Meanwhile, also prepare a guest room for me, for I trust that through your prayers, I shall be granted to you. (Philemon 22)
Paul wanted prayer that he would arrive safely and on time at his appointed destination.
I ask for that all the time.
More things are wrought by prayer, said Alfred Lord Tennyson, than this world dreams of. Surely, he was right.
We never know when someone is praying, never know when something good resulted from the prayers of our intercessor, and never know when their prayers protected us.
As a preacher supposedly retired, I log some 30 to 35,000 miles a year up and down the highways, primarily to preach and serve the Lord. Last week, ministering in west Texas and in two churches here in Mississippi, I added another couple of thousand miles to the odometer.
Twice in recent history, I have come within a hair’s breadth of buying the farm (cashing in my chips, calling it a day, giving up the ghost; choose your metaphor.). Both times, I was at fault, which is a sobering thought.
The first time I was on the beltway in Charlotte NC.
Tired after a long drive and eager to see my son’s family, I was not as alert as I should have been Where the beltway shrinks to two lanes, I should have moved into the slower right lane. To call either of them slow is a joke; everyone seems to have forgotten the Charlotte Motor Speedway lies a few miles to the East. So, I was in the left lane, when I looked up and saw a huge red pickup truck on my bumper. Where did this guy come from? His truck is ready to climb right over my Camry as though I weren’t even there. And the driver is making crazy motions at me. Is he on drugs, drunk, or just a bully?
Then, he did something even more bizarre.
This nut behind the wheel of the red truck whipped off onto the left shoulder of the highway to pass me on the grass at something like 75 or 80 miles per hour. At that moment I panicked. And whipped into the right lane to get away from him.
Notice this: I whipped into the right lane without checking to see if anyone was there.
That’s when I saw in the mirror I had cut in front of another driver who was now two inches behind me. Wow.
The driver might as well have been sitting in my back seat, he was that close.
I had almost hit him, which would probably have killed us both.
The red truck sped on down the beltway, going forth on his mission to bully other motorists, while I took the first exit and found a place to park, then killed the engine. I sat there, sending up a prayer of thanksgiving, and practicing deep breathing.
Then, I analyzed it. What could I have done to prevent this?
In heavy traffic, I always try to get in the slower lane and stay there. It’s important not to be lane-hopping, but to keep up with the general flow of the traffic. However, on this day, by remaining in the fast lane, I had made myself a target for the terrorist in the blood-red juggernaut.
I shudder to this day on recalling that incident. (Please know I am not absolving the crazy trucker of blame, but analyzing what I could have done to avoid such an incident altogether. My objective is always to arrive alive, not to straighten out every errant driver on the highways. Imagine what an endless job that would be!)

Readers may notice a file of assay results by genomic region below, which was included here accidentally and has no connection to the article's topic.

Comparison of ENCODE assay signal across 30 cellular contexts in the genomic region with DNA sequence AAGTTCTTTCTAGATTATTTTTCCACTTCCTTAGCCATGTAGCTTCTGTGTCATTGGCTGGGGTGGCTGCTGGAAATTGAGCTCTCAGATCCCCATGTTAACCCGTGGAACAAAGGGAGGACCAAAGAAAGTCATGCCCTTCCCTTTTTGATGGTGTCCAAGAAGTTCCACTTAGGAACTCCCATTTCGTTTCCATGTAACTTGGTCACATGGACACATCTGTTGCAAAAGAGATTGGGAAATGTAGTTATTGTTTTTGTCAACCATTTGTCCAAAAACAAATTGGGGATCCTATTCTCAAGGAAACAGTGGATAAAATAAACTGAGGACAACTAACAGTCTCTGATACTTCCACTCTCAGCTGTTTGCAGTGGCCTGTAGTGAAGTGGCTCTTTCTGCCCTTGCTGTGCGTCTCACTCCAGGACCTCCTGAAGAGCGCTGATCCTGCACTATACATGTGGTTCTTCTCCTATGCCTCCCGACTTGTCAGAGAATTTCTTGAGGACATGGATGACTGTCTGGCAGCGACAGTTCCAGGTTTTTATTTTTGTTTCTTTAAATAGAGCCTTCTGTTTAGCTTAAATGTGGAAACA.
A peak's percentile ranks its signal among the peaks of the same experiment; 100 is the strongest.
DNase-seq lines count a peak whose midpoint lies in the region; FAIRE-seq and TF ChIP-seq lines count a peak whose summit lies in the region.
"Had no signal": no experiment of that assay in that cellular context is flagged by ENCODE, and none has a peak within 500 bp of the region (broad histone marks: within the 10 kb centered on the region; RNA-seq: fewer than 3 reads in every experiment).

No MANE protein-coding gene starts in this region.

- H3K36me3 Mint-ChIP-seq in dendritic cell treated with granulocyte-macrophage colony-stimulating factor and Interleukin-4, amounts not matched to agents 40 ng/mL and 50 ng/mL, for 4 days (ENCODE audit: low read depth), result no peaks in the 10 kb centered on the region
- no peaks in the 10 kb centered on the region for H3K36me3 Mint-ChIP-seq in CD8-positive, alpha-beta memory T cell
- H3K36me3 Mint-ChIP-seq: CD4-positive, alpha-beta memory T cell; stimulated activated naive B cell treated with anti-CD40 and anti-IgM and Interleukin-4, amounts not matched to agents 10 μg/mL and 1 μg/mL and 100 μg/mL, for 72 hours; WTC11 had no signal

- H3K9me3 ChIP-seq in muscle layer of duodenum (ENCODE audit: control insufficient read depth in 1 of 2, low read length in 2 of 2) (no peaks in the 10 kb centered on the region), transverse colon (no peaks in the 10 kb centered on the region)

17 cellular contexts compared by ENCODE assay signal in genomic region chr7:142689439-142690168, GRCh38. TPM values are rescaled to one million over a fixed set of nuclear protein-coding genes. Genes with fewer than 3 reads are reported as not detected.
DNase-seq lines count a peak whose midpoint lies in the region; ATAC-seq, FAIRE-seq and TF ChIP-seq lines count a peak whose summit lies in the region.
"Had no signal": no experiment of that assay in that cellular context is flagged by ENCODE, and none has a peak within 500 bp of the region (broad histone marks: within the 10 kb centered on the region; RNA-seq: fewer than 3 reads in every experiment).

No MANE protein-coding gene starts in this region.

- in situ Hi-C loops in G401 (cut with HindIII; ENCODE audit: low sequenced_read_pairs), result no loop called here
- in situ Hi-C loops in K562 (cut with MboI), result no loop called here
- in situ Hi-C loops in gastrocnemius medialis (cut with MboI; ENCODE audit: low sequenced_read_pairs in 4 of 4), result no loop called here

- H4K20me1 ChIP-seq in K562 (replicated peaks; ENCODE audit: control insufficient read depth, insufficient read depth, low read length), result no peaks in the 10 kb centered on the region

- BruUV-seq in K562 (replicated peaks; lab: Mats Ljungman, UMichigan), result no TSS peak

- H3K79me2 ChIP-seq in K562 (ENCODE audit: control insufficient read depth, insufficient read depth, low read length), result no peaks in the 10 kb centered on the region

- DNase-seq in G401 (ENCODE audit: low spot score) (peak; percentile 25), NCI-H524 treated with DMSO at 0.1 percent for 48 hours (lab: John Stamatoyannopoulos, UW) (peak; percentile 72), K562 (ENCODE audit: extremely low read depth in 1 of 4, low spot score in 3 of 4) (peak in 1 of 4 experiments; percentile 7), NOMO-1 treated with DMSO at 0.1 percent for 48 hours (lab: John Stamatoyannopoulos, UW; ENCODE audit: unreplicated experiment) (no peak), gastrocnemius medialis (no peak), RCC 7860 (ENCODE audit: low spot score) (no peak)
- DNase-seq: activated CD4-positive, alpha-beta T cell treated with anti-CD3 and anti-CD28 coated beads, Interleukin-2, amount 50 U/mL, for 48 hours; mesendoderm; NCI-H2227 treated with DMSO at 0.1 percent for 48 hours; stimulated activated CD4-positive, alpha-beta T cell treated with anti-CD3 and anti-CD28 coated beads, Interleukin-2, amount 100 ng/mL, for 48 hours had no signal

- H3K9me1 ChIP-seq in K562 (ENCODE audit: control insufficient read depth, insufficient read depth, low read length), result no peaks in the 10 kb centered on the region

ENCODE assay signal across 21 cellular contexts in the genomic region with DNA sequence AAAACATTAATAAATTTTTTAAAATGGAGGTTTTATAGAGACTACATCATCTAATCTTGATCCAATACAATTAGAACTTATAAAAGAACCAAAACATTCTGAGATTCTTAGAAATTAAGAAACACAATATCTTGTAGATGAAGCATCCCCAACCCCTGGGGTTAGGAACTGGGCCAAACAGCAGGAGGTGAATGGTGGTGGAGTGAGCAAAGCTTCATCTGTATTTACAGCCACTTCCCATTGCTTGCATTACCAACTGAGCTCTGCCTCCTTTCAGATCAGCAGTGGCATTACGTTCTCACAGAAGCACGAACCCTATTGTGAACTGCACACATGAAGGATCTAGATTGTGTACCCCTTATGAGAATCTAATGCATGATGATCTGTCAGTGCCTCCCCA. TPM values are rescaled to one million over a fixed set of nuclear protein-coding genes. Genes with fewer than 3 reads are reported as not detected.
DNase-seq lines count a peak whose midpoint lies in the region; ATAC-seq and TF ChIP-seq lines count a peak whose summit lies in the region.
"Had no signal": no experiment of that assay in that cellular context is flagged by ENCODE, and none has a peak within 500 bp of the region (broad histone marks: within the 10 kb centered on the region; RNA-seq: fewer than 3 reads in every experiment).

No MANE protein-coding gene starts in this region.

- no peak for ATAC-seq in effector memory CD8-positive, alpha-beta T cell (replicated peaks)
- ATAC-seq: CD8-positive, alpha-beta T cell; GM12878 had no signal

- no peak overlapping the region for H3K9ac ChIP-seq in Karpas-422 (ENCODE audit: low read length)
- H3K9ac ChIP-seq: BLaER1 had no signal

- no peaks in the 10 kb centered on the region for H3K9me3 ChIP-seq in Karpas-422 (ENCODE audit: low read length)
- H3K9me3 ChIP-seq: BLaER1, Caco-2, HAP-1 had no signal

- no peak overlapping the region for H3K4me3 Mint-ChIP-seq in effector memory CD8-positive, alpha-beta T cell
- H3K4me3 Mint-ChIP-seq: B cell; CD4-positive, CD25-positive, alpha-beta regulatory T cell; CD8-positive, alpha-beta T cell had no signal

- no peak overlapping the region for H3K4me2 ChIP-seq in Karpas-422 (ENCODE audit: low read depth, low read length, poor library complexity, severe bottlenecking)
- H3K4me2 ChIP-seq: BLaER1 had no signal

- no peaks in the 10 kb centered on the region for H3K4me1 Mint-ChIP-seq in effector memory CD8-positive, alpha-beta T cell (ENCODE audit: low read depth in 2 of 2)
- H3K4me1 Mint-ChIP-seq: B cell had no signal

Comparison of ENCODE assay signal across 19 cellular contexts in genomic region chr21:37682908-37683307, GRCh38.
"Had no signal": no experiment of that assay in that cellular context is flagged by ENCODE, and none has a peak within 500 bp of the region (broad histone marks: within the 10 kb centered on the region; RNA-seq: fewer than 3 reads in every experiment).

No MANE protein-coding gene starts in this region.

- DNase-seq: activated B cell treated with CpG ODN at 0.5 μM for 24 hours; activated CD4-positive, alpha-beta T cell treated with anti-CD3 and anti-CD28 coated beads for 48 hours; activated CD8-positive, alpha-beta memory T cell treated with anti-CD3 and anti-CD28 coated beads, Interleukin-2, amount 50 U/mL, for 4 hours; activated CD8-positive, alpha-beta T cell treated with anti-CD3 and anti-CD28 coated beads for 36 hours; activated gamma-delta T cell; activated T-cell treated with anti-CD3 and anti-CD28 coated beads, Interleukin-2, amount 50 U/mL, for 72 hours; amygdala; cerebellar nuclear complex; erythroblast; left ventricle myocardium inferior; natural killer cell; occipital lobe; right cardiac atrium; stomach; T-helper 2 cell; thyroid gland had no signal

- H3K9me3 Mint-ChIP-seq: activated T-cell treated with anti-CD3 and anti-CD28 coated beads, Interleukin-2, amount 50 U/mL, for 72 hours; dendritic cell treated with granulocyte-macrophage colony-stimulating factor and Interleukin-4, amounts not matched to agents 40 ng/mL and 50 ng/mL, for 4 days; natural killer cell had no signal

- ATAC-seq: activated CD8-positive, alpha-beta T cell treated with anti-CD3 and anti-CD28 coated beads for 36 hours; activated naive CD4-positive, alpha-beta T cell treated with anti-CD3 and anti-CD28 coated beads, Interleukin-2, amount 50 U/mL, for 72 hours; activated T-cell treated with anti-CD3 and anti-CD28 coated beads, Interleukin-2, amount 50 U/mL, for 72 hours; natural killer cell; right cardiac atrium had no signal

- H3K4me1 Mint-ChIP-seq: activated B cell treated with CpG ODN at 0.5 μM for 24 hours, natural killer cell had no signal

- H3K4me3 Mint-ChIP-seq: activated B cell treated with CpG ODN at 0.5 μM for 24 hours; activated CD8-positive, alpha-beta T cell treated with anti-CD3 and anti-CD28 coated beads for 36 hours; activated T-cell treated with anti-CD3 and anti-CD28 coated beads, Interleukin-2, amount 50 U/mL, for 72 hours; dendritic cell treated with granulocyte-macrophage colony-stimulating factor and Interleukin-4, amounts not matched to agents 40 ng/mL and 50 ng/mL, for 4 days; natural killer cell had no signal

I hope I learned my lesson. Anytime I’m driving through a big city where the traffic is a nightmare and the dangers are present on every side–I drove through San Antonio, Austin, Houston, and Baton Rouge this week!–I remind myself: Get in a safe lane (if one exists) and stay there as long as possible.
The other thing happened this week in Texas.
I was driving back home from West Texas in one day, a trip of 730 miles. And by my own mistake, I almost took out two other cars as well as my own.
I’d gotten off the interstate for a quick break, and now was returning. Going under the interstate, I was in the left turn lane, waiting on the traffic to clear so I could go left. Traffic was heavy and a long line of cars was coming at me.
Normally, in such situations, I remind myself to be patient. It’s not like waiting is going to delay me for even a few minutes.
Seeing a slight break in the oncoming traffic, I prepared to turn left in front of a car. There was plenty of room, I concluded. And as I pulled into that lane–directly in front of the oncoming car–I saw for the first time there was another lane on the other side of him and a car was in it. If I go forward I clobber that guy. And if I remain right where I am, the one coming at me hits me. Yikes.
I threaded the needle.
I drove right between those two oncoming cars with hardly any space in between. Not only did I almost have a heart attack doing that, I’m confident I gave those two drivers cardiacs of their own.
“Dear Lord,” I prayed, “Please help me! That was so stupid. What was I thinking? Help me to pay attention and be alert and to be patient. Thank You for taking care of us there!”
And I drove on home, arriving safely and reasonably alert at 9:20 pm. I had left the camp above Uvalde, Texas that morning at 4:45 in the pitch dark. It had been one long day.
You never know who is praying for you.
I’m so everlastingly thankful for those who do.
As a rule, when we pray for a traveling preacher, we will never know whether or how God has answered our prayers. The object of our prayers does not phone us to say, “Thanks for praying; here’s what happened.” He doesn’t know you were praying and you do not know what happened.
If you cannot pray for someone without knowing whether or how God answered, you will quit praying.
Please don’t quit. “Pray without ceasing” (I Thessalonians 5:17).